“How can I help my child to be self confident when I do not feel self confident myself ?”
This is not an intimate conversation between friends. It is not a soul-searching parent in private counselling with a psychologist. It is one of many written questions delivered by a 400 strong audience to the stage of a provincial theatre in North Macedonia. Following dance and comedy, the audience engage with an expert panel on hirtherto taboo themes such as neglect & violence. And you can hear a pin drop.
As with most middle and low income countries, there is little public discussion on childhood adversity. Policy makers rarely prioritise investment to address its lifelong impact and costs. The “Parenting Is Always Learned” campaign has two aims. The first is to introduce the science of brain development to ordinary parents in ordinary places in simple language. The second is to break taboos on family crisis and Adverse Childhood Experiences.
We asked Sasko Kocev, a comedian and actor to moderate the event. We were amazed to the extent this created a conducive environment for discussing a taboo and difficult theme in a non-judgemental way.
It made sense later when we read research in the Power Of Moments by behavioural scientists Chip and Dan Heath. It suggests that laughter creates social bonds and synchronises audience engagement . We are all affected by Adverse Childhood Experiences. Most people have experienced them in their own childhood. Those who haven’t are likely to have their lives entwined with someone who has. Violence and neglect are not a “Them” problem, they are an “Us” problem. Comedy reminds us of our imperfections, at the very least, that we are all a bit broken.
A young dance troupe perform a powerful representation of themes such as alienation and domestic violence. The second half of the event is an interaction between the experts & the audience using anonymous questions.
Adverse Childhood Experiences are as present in North Macedonia as they are anywhere. A World health Organisation supported survey found that 64% of young adults had one adverse trauma in childhood and almost 1 in 10 had four or more. The most common was emotional neglect at 30%. I once asked the entire psychology faculty second grade if the data surprised them. It did not.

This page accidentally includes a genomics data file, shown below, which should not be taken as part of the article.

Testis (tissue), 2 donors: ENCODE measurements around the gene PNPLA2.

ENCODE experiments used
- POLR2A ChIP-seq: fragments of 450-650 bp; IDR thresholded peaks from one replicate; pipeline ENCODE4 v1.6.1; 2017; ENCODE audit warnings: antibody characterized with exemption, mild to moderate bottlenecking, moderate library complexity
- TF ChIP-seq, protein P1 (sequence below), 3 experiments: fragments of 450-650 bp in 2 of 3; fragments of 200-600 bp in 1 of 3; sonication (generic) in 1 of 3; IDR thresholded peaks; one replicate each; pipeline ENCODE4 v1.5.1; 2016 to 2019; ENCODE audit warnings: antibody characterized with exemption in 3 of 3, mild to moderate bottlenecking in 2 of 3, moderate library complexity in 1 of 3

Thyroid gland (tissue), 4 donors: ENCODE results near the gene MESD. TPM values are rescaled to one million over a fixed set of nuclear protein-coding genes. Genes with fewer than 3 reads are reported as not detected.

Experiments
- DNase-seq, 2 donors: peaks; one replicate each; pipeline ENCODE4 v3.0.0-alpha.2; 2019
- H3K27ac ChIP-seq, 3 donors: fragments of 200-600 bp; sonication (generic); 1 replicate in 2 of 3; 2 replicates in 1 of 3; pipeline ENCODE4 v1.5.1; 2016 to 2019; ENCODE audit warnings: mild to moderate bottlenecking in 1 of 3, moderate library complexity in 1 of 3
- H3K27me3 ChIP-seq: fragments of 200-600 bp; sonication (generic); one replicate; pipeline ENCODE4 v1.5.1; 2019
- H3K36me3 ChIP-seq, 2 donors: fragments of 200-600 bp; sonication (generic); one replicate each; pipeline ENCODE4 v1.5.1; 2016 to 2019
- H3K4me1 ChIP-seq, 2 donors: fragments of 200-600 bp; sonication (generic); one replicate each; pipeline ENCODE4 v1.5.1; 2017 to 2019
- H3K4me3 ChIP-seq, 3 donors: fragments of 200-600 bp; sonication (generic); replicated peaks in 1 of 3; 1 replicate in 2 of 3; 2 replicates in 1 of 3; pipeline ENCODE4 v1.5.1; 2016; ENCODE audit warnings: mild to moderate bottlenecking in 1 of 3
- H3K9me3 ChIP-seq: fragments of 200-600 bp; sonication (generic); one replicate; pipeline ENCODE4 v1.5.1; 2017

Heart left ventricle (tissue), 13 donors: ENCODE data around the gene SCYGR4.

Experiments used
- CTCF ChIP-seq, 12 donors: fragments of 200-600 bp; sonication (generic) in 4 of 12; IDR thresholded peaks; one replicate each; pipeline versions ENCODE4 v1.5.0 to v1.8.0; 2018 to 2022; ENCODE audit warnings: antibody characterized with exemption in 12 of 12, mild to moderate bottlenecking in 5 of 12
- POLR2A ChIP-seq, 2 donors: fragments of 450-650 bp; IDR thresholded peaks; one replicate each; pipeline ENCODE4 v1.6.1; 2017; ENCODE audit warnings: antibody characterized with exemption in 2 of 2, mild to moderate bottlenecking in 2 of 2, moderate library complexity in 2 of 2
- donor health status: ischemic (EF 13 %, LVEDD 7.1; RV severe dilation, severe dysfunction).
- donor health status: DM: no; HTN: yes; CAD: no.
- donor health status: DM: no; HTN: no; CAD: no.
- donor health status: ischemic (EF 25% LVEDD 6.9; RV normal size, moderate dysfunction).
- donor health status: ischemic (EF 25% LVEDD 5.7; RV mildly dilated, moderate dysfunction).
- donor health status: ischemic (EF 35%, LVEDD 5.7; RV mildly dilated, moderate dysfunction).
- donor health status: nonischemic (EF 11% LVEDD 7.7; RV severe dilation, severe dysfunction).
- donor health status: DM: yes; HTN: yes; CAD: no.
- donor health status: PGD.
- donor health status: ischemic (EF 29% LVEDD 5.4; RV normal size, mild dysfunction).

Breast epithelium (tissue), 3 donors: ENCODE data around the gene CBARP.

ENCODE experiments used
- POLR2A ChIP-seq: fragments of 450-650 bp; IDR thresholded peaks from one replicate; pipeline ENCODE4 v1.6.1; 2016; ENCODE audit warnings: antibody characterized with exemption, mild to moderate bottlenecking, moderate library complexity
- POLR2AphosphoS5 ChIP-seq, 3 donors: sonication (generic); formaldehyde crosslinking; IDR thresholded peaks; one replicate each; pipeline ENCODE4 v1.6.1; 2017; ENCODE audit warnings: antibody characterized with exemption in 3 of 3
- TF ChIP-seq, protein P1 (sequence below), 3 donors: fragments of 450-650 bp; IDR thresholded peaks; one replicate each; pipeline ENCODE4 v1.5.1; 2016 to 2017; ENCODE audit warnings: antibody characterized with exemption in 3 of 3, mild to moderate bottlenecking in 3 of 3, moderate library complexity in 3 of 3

A campaign alone will not work. Parenting Is also Learned accompanies reforms of health, education and social protection systems. This includes home nursing visits that promote nurturing caregiving and universal pre-school education.
Often childhood trauma such as emotional neglect is transmitted from generation to generation. It is difficult to talk about neglect as we often have to examine our own behaviour or that of our parents. By acknowledging adversity is often transmitted unintentionally, we can discuss it without judgement. This is essential for breaking taboos and enabling consolidated action on childhood adversity.
The answer to the question posed at the beginning of the article is not easy. How do parents ensure they don’t transmit poor attachment, insecurity or anxiety on to their own children.” But senior British psychologist Peter Fonagy researched the way that being “reflective” prevents such transmission. The more parents become aware and reflective of their own feelings and the way they may impact others, the less likely they are to transmit negative models of care.
And as the name of the campaign suggests, we can learn parenting skills. As the curtains go down and we exit the stage there is a queue of parents and young people seeking to share their experience and ideas. Its 10pm, we have gone on for an hour longer than expected, yet many people don’t want to leave.
As Victor Hugo said, there is nothing more powerful than an idea whose time has come. The idea whose time has come is that we can nurture the first generation to grow without violence and neglect.